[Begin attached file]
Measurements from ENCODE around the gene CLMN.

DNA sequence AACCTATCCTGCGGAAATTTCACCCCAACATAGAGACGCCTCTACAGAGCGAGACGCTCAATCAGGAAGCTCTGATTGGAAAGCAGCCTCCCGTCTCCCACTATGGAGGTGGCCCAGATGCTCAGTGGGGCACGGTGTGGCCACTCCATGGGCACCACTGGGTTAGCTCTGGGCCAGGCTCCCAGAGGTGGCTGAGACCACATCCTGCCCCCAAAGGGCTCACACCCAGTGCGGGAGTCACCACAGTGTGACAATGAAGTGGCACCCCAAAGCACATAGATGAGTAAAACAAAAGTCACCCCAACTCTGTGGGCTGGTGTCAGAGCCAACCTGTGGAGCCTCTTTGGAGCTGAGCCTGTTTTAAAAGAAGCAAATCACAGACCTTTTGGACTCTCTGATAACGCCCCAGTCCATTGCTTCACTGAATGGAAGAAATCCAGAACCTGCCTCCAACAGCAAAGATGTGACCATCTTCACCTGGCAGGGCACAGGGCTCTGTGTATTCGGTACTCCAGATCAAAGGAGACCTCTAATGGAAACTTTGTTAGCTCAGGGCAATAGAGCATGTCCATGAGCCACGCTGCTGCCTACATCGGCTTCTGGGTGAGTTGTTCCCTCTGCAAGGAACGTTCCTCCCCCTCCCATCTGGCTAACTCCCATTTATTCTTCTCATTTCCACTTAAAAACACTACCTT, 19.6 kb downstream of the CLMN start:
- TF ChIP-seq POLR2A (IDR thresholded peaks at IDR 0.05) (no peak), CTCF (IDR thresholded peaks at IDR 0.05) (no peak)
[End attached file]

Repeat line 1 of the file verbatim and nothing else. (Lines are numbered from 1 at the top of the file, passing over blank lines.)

Measurements from ENCODE around the gene CLMN.